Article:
30th Oct 2019

Should vegetarianism and veganism be protected under equality law?

Vegetarianism and veganism are growing in popularity when it comes to people’s eating choices and lifestyles, but can they amount to a philosophical belief, and therefore protection from discrimination? Click here to find out more.

In the Equality Act 2010 there are nine “protected characteristics”. These are the grounds on which an employer / employee cannot discriminate, and include, for example, sex, race, disability.

Another one of these characteristics is religion/belief. To be covered under the heading of ‘belief’, the issue must be a philosophical belief which is more than an opinion and it must be genuinely held. It must be cogent, serious and apply to an aspect of human life or behaviour.

Here are a couple of cases to recently hit the headlines on this issue:

Connisbee v Crossley Farms Ltd

The Facts - Mr Conisbee, worked for Crossley Farms Ltd, at their Fritton Arms hotel. He was a vegetarian and throughout employment was given snacks that he was subsequently told had meat in them. This included a croissant covered with duck fat and a pudding containing gelatine.

Following being berated for wearing a creased shirt, Mr Conisbee resigned and claimed direct discrimination and harassment against his employer and its’ employees.

The Claimant argued his vegetarianism was a philosophical belief and satisfied the test above. His claim centred on the fact the decision to preserve the life of animals satisfied the genuine and substantial aspects of the test and the fact more than 20% of the world’s population is vegetarian meant the belief was sufficiently cogent.

Crossley Farms argued that not all vegetarians hold the belief that animal life should be preserved. Some are vegetarian for dietary reasons, others personal taste, some as part of a religion/sect of religion.

The Decision The Employment Tribunal rejected Mr Cosnisbee’s claim.

It held that whilst his  beliefs were admirable and genuinely held, it did not satisfy the criteria to be a protected philosophical belief.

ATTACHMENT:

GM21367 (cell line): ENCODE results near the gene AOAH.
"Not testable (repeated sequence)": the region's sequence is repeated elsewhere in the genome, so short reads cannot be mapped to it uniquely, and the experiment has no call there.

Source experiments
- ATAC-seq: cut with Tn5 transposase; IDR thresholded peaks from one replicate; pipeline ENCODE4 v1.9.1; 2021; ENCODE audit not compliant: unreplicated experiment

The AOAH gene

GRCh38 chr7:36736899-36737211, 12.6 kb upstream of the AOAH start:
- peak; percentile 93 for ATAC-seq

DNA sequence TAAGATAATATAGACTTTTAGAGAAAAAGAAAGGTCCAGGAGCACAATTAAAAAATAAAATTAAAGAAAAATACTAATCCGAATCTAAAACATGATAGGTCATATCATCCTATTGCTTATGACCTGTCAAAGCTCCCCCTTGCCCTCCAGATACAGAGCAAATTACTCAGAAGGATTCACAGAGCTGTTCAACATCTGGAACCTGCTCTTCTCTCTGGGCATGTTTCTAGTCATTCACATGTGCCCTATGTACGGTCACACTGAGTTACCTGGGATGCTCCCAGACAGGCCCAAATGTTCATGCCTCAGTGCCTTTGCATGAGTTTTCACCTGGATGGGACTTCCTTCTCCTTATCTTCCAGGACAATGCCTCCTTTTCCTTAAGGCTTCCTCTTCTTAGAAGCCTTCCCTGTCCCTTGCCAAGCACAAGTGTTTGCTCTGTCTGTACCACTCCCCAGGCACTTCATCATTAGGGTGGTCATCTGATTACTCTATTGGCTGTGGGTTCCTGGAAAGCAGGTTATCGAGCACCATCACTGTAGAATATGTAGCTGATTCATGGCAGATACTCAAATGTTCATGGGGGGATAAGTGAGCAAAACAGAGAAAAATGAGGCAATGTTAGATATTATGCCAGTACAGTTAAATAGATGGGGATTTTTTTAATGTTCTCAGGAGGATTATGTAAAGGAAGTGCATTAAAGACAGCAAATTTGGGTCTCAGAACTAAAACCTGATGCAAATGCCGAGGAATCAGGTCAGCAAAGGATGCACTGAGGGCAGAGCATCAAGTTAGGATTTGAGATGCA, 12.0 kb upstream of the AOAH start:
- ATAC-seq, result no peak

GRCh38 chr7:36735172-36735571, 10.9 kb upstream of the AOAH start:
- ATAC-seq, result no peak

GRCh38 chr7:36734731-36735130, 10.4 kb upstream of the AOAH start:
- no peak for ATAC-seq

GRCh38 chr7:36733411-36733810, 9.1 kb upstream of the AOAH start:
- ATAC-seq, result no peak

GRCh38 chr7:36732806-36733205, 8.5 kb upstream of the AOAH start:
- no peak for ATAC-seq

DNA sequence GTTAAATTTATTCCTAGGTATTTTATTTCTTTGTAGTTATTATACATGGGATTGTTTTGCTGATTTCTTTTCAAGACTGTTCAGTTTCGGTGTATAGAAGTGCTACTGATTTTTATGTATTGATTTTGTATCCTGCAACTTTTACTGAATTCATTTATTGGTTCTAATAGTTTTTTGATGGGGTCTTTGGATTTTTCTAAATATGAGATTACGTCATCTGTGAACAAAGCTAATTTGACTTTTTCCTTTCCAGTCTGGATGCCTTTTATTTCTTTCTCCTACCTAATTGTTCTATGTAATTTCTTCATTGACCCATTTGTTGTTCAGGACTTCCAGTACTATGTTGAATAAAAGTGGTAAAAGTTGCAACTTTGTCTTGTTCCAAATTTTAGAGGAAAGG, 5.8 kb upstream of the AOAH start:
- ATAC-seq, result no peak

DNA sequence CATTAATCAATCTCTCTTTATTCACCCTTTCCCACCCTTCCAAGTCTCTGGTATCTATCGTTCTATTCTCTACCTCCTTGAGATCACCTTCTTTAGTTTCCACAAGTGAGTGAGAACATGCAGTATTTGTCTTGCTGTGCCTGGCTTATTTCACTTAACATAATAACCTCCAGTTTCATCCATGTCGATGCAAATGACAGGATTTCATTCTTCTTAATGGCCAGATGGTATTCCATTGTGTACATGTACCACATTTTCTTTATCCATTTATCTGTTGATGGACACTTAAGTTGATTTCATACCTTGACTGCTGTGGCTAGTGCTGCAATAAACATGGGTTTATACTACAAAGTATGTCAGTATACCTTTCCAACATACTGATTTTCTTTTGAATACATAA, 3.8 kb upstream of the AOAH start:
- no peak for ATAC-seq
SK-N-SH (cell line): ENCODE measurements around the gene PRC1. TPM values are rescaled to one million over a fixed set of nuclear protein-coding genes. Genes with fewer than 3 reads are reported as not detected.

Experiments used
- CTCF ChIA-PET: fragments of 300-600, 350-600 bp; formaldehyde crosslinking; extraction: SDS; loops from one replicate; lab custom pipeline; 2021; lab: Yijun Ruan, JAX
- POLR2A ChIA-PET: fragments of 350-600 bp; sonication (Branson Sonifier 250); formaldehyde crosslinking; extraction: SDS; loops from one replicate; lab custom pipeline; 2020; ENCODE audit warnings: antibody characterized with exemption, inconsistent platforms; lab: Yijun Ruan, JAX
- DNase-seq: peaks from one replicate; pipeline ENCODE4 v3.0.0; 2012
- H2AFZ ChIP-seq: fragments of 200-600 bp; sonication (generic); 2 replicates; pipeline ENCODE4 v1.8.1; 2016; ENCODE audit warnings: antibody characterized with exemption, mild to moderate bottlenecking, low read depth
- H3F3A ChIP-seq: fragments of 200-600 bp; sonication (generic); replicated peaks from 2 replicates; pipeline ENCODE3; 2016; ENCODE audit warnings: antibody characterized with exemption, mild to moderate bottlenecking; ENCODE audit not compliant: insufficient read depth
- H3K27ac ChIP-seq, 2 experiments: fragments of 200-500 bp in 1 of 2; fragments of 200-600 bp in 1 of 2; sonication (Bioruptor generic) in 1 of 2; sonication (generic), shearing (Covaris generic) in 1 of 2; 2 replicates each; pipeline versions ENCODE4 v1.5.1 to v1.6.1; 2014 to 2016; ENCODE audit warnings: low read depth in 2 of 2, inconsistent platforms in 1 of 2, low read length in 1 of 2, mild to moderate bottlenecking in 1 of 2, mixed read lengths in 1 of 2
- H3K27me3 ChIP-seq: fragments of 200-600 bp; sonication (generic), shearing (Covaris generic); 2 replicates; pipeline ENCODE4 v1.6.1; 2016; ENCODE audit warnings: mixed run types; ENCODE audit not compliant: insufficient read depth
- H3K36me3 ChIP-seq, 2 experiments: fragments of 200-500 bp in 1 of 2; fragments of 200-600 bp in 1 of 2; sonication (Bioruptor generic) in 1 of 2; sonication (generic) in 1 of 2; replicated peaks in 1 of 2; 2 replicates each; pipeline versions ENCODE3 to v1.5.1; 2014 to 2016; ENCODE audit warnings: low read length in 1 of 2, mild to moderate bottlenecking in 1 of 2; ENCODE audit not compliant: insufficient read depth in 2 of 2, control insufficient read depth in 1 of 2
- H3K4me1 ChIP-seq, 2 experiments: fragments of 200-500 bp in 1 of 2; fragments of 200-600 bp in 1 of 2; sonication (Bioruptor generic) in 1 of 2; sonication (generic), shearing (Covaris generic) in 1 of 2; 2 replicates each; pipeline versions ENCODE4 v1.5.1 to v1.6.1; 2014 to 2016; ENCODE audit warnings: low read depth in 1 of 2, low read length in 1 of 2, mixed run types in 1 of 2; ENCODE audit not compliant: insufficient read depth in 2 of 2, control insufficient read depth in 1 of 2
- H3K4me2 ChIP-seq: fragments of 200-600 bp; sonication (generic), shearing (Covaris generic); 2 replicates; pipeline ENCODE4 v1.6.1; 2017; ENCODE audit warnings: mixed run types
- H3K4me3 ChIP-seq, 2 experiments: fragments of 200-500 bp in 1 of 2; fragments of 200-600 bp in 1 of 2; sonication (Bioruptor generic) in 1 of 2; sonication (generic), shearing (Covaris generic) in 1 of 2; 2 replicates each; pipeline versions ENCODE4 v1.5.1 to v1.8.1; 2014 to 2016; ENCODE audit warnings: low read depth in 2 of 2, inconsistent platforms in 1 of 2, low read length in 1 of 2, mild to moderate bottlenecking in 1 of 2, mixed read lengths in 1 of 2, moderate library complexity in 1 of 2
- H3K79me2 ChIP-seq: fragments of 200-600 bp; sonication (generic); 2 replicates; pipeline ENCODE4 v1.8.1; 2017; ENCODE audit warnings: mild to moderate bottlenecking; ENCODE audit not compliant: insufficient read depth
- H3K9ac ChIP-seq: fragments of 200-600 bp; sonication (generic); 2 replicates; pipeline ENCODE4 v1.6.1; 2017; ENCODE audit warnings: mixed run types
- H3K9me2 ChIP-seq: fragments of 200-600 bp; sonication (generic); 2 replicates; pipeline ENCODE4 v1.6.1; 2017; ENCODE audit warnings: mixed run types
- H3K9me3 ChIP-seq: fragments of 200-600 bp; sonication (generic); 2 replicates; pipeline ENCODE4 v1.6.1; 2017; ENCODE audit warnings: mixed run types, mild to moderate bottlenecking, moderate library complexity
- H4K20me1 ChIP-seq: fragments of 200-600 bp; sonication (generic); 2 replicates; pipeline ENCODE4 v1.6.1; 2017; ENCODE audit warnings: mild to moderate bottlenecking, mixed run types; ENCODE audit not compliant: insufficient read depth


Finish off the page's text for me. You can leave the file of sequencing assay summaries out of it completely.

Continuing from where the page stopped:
However, in reaching his decision the Employment Judge hinted that he might conclude that veganism to be a protected belief, as it covered the way animals were reared and encompassed environmental concern, as well as animal welfare.


Casamitjana v League Against Cruel Sports (LACS)

The Facts - In contrast to the case above, this was a claim concerning Mr Casamitjana’s ethical vegan beliefs and the extent to which they influenced LACS’s decision to dismiss him from his employment.

Mr Casamitjana claimed his veganism was more than a mere lifestyle choice and met all the relevant legal criteria because his belief in veganism was based on ethical principles. 

LACS initially contested that Mr Casamitjana’s veganism was sufficient to amount to a philosophical belief worthy of protection under the Equality Act, but later conceded the point and so the original tribunal hearing that had been scheduled earlier this year did not go ahead. 

The Decision - Not yet, Instead, the case will now proceed to a full hearing to determine whether his veganism did, in fact, cause or contribute to Mr Casamitjana’s dismissal.

We’ll keep you updated as and when we know the outcome. Although our predictions are that the tribunal will find that veganism has the potential to be a protected belief. 


Action Points

So, what are the learning and action points you can take away from these cases, and apply to your business and staff:

  • Always remember that each case is dependent on its’ own facts and circumstances. If faced with a similar claim by an employee, be aware to the fact that veganism could be a protected as a philosophical belief – so don’t disregard and assume that it will not. Other “beliefs” put forward by Claimants in the past as “protected” include, anti-fox hunting, climate change and membership of the BNP.
  • These cases are a helpful reminder that day to day “banter” about these kinds of beliefs, may be unwanted and lead to claims by the recipient of bullying and harassment, as well as discrimination.
  • Treat any such claim by an employee seriously and investigate properly, in line with your relevant policy, for example, grievance, equality and/or disciplinary.
  • In any future training to staff on equality and diversity, or when next updating your equal opportunities policy, ensure that you flag up these developments and their potential to be a protected characteristic.

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